by Kevin Hopkins ’22
Published May 13th, 2021
In the tradition of great American sports epics, which includes films like Rocky and The Pride of the Yanks, director Robert Rossen’s The Hustler brings a unique spin on cinema to the silver screen while depicting the trials and tribulations individuals must go through to become the most feared pool hustler.
The film starts when Eddie Felson, played by the legendary Paul Newman, challenges Minnesota Fats, played by the larger-than-life Jackie Gleason, to a long series of pool games in which thousands are traded between the two players until Fats is able to decisively dominate Felson and come away with all the winnings. Felson’s identity is challenged numerous times following this disastrous loss when players around the country become completely aware of his talents and are unwilling to be swindled into the playing pool.
After another crushing loss against a small-time pool shark, Felson regroups with the help of local misfit Sarah Packard (Piper Laurie) and the mischievous Bert Gordon (George C. Scott), who guide him to a critical victory at the Kentucky Derby.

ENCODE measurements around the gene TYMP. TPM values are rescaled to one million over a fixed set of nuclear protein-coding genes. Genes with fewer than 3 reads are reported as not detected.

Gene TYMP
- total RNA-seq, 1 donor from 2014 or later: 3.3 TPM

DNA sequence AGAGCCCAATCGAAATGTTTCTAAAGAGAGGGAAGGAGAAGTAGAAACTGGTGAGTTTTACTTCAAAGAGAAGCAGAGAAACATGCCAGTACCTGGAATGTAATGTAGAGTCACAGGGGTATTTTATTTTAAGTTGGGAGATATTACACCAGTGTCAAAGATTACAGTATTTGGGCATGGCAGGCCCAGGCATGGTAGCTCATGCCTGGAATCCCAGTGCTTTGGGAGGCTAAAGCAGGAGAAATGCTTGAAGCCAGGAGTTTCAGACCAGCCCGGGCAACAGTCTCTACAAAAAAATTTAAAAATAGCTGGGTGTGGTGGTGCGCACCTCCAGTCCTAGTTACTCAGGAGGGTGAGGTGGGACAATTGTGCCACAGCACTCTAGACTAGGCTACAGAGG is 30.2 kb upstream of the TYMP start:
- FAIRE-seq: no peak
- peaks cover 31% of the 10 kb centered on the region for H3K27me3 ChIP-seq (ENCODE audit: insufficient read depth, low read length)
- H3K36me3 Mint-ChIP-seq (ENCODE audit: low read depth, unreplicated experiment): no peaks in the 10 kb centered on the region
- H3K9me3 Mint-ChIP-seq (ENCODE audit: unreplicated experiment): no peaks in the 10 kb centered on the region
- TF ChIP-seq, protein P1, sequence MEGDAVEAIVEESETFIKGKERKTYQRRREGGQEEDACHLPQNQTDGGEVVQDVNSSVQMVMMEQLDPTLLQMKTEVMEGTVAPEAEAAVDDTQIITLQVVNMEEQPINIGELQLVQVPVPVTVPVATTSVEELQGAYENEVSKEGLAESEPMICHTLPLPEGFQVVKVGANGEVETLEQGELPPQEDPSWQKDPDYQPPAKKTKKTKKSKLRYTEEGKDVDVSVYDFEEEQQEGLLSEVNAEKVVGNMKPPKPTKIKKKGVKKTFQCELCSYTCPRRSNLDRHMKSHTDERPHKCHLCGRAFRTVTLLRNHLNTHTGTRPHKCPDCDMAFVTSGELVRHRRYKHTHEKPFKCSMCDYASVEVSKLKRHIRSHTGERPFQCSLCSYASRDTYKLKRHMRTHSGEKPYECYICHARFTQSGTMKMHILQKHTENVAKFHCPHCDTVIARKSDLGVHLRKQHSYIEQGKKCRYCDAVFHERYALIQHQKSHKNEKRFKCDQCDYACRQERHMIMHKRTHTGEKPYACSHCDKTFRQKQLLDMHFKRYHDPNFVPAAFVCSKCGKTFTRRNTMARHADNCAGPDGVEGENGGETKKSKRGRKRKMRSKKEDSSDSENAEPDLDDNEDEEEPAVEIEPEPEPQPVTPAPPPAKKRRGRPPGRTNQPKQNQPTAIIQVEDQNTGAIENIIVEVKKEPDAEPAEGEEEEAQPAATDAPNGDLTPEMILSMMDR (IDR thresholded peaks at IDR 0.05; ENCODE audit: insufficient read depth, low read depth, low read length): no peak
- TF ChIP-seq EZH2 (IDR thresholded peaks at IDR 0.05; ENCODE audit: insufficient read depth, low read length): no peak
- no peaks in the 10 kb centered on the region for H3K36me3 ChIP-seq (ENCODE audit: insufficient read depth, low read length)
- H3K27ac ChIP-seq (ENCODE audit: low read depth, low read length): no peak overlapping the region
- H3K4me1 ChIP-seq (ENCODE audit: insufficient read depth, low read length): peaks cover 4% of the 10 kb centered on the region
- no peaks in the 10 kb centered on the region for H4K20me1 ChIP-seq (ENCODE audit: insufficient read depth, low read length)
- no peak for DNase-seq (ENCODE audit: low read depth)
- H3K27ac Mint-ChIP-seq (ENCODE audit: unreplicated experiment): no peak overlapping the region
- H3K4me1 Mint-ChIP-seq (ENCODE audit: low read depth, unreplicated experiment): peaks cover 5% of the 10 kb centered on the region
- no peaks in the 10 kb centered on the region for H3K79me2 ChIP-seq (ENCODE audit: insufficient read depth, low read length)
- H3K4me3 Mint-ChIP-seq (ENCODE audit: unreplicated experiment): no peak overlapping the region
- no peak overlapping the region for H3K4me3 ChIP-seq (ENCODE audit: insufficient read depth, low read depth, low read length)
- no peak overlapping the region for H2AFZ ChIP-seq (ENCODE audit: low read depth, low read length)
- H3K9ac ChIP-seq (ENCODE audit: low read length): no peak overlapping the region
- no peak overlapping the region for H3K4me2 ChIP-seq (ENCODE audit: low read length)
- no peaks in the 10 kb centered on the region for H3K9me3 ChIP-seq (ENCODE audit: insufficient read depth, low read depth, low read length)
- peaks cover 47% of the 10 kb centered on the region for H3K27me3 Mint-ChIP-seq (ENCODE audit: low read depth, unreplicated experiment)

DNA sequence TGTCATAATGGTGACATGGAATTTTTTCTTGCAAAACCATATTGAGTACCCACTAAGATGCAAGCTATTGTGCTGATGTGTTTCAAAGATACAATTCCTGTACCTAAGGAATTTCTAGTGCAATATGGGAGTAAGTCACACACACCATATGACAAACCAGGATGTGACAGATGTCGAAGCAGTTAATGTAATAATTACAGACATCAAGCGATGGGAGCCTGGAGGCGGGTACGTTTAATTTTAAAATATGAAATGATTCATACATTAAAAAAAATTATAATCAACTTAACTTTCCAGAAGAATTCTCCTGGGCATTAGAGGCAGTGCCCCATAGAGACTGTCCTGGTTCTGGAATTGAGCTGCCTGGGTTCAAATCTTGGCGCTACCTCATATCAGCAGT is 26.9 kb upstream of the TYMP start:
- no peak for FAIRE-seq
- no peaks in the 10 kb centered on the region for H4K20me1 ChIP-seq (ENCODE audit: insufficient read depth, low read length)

The film climaxes with a Fats and Felson rematch. In an epic scene between giants, Felson walks away with the victory while earning the respect of Fats and challenging the greedy Gordon.
In directing The Hustler, Robert Rossen chose to forgo the increasingly popular technicolor standard to bring to life Walter Tevis’s 1959 novel of the same name. The film itself is viewed as a semi-autobiographical work by Rossen, who fell victim to the blacklisting and hysteria of the early 1950s. He later worked to showcase the failures one endures when selling out for material well-being, which Felson needs to do to succeed.
The Hustler fundamentally deals with the issue of success and one’s difficult path to achieving it without being taken advantage of by other weary figures. For Felson, success is only achieved when he sets aside greed and self-indulgence in the quest for victory and respect. The film also debates the nature of character in one’s search for meaning in the world. Felson’s shift from deceptive practices towards more honest strategies represents the importance of honor in achieving respect from others, which he eventually receives from the mythical Fats.